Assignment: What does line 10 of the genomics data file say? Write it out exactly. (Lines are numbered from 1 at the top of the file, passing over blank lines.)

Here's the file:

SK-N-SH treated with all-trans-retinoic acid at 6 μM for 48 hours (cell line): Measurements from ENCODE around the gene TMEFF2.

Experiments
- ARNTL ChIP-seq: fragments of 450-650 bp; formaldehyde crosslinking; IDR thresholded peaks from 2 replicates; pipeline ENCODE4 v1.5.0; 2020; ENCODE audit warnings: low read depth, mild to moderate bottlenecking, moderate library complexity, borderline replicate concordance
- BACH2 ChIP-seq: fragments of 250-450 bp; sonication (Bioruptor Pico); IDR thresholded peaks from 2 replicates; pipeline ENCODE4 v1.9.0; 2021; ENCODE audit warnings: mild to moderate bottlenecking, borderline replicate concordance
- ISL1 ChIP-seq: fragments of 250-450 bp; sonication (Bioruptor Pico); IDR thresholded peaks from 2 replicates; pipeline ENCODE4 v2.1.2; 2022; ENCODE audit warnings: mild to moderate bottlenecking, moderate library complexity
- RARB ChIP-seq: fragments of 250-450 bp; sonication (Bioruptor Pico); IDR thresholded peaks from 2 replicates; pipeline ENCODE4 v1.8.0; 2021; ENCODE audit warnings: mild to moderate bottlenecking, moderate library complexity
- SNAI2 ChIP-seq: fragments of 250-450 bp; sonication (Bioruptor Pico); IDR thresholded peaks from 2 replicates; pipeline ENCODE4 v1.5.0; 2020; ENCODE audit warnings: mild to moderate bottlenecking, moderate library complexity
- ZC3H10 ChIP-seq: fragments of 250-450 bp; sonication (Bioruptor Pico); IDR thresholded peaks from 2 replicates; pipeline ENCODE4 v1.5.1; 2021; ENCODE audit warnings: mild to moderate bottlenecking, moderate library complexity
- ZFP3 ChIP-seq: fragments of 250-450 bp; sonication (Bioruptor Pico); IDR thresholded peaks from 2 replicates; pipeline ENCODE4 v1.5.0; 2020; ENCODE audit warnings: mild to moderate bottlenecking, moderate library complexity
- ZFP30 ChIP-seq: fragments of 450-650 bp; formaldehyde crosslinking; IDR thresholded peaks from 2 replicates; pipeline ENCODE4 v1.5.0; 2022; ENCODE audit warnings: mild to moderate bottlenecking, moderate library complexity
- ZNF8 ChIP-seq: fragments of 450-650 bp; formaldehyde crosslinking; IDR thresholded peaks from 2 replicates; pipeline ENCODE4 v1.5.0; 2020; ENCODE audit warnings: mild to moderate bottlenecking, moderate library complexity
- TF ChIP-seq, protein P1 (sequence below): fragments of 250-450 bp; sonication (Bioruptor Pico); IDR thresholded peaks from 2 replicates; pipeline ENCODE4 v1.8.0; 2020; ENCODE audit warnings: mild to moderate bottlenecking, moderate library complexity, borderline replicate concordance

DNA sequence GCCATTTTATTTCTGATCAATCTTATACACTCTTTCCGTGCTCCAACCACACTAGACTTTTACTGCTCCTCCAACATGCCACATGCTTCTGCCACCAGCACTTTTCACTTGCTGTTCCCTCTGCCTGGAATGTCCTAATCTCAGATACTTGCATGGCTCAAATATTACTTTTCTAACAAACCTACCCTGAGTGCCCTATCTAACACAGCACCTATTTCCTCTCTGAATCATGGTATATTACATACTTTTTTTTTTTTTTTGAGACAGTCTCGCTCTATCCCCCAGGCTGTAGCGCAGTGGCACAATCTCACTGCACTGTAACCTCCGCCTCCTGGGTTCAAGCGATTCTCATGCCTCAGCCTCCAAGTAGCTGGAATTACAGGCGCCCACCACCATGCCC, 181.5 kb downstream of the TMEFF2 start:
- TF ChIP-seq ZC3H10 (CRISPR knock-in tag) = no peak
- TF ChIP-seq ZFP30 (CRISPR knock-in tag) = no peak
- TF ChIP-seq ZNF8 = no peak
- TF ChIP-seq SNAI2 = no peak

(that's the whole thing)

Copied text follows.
- ZFP30 ChIP-seq: fragments of 450-650 bp; formaldehyde crosslinking; IDR thresholded peaks from 2 replicates; pipeline ENCODE4 v1.5.0; 2022; ENCODE audit warnings: mild to moderate bottlenecking, moderate library complexity